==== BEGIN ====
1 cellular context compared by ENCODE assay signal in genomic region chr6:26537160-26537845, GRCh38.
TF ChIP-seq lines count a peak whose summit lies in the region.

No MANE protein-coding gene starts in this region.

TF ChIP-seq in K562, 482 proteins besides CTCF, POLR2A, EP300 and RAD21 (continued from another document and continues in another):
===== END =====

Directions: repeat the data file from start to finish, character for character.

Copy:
1 cellular context compared by ENCODE assay signal in genomic region chr6:26537160-26537845, GRCh38.
TF ChIP-seq lines count a peak whose summit lies in the region.

No MANE protein-coding gene starts in this region.

TF ChIP-seq in K562, 482 proteins besides CTCF, POLR2A, EP300 and RAD21 (continued from another document and continues in another):